Approved by Congress in December, the Don Young Recognition Act that commemorates the late “Congressman for All Alaska” was signed into law Thursday by President Joe Biden.
The legislation is an appropriate tribute for a man whose personality was almost as big as the state that he represented in Congress for 49 years before he died — while still in office — on March 18, 2022, at the age of 88.
Introduced by Alaska Sens. Lisa Murkowski and Dan Sullivan, the Don Young Recognition Act renames an active volcano in the Aleutian Island chain as Mt. Young.
As we’ve noted here before, Young probably would have appreciated that the volcano previously was named after Cerberus, the three-headed hound of Hades in Greek mythology.
“Don Young was a force of nature,” said Rep. Mary Peltola, who now serves as Alaska’s only representative in the U.S. House. “... A giant fighting for the land and people he cherished.”
The legislation includes a biography or sorts, recounting elements of Young’s life history and highlights of his service in Congress. His 49 years and 13 days as Alaska’s representative — which includes more than four years as the “Dean of the House” as its most senior representative — was remarkable not only for its duration but for its accomplishments, as well. Young sponsored 85 bills that became law, and was a key participant in the passage of others, such as the Magnuson-Stevens Fishery Conservation and Management Act of 1976 and the Indian Self-Determination and Education Assistance Act of 1975. In 2005, as the chair of the House Transportation and Infrastructure Committee, he shepherded the $286 billion surface transportation reauthorization legislation SAFETEA-LU (named after his late spouse, Lu Young) through to passage.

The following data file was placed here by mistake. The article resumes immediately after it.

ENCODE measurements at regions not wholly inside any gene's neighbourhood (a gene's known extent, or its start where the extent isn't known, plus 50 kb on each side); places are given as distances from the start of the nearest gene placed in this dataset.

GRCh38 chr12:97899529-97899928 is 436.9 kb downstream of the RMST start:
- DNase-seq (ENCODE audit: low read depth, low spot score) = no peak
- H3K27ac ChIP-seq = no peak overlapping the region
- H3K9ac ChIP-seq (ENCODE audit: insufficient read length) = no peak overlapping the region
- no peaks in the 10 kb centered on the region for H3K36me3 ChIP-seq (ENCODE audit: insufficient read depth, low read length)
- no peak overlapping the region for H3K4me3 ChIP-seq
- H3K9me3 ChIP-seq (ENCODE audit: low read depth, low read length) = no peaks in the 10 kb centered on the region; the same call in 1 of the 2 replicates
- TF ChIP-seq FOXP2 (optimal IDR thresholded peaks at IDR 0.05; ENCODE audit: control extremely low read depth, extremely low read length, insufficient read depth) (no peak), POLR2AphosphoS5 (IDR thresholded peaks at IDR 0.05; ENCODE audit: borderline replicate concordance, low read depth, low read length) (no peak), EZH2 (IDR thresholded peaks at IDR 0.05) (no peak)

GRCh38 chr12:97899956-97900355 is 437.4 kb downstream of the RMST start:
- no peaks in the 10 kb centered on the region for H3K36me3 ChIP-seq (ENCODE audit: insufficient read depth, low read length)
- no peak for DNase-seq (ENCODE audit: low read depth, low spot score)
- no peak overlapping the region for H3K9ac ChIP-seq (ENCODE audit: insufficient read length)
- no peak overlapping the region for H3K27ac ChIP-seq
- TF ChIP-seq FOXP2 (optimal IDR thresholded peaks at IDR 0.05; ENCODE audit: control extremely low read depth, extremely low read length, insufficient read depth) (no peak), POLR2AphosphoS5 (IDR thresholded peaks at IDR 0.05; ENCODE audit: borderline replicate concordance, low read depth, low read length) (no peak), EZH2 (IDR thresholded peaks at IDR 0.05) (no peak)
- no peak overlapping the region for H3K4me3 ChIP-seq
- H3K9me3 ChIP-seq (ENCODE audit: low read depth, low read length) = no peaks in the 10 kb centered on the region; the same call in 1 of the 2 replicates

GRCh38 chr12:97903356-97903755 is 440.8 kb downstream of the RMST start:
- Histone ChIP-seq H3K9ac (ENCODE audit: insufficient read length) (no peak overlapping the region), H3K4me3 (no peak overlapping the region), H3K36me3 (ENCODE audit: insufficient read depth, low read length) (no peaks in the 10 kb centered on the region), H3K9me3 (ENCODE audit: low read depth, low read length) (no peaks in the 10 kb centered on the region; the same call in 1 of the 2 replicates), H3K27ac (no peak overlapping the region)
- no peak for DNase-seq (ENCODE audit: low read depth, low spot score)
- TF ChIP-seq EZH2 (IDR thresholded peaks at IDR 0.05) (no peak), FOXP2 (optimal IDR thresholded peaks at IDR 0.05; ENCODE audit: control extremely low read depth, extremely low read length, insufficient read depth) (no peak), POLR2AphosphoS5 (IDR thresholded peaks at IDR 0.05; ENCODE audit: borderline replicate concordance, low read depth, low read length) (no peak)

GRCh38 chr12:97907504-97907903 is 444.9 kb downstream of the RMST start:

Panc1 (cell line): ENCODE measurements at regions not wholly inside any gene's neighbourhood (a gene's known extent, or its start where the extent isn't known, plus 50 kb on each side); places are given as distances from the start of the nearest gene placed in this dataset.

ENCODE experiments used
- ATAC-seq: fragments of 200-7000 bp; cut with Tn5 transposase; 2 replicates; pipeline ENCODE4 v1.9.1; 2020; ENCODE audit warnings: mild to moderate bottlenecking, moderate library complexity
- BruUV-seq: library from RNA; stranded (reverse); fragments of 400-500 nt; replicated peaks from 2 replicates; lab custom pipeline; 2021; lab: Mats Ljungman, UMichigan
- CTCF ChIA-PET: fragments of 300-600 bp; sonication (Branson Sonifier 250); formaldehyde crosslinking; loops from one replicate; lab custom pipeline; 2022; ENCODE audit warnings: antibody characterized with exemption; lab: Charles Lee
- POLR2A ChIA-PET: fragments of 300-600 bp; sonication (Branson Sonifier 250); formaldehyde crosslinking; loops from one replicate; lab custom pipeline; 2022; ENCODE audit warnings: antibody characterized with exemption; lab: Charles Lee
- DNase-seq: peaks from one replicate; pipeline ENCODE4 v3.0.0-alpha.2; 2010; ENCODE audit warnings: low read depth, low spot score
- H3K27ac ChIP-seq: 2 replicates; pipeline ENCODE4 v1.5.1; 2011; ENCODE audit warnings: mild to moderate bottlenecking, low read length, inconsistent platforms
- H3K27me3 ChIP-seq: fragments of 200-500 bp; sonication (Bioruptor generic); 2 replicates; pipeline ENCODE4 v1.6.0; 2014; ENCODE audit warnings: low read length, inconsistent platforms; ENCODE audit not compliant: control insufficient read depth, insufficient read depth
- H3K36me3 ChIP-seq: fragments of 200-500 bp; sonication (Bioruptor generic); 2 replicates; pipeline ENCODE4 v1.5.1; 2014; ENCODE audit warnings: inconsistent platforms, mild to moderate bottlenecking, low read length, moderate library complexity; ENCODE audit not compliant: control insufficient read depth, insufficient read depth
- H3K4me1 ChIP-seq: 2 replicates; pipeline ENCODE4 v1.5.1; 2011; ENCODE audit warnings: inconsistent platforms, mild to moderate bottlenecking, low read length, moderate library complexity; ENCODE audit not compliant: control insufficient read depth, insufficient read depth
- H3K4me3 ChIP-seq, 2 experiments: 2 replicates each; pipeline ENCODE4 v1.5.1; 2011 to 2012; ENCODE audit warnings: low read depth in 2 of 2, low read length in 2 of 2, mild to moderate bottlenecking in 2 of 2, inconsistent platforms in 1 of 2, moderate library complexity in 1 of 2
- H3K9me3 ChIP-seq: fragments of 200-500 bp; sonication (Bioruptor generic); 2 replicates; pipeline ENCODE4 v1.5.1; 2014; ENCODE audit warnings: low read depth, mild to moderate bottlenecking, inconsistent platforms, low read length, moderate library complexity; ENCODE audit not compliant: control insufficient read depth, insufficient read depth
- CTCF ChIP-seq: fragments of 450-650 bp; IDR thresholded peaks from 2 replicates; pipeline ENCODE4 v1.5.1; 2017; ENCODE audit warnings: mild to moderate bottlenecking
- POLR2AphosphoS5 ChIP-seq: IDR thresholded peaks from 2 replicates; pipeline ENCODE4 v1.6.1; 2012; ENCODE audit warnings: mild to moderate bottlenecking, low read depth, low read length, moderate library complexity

The longest-serving Republican in congressional history, Young staunchly supported natural resource development and rarely was reticent to share his viewpoint on just about any topic. But he wasn’t one dimensional. As Peltola said: “For those in (the House), he was a colleague quick to say yes to cosponsor legislation and famous for making unexpected friendships.”
Young’s ability to do so certainly helped Alaska over the years, and it certainly helped speed the passage of the Don Young Recognition Act in the halls of Congress where he’ll continue to be remembered for, in the words of Sen. Sullivan, his “authentic, tenacious, indomitable Alaskan spirit.”
Our thanks go to Murkowski and Sullivan for introducing legislation to honor Don Young, and to all who supported its passage.
It is a most appropriate tribute.
By: Ketchikan Daily News
Source: Ketchikan Daily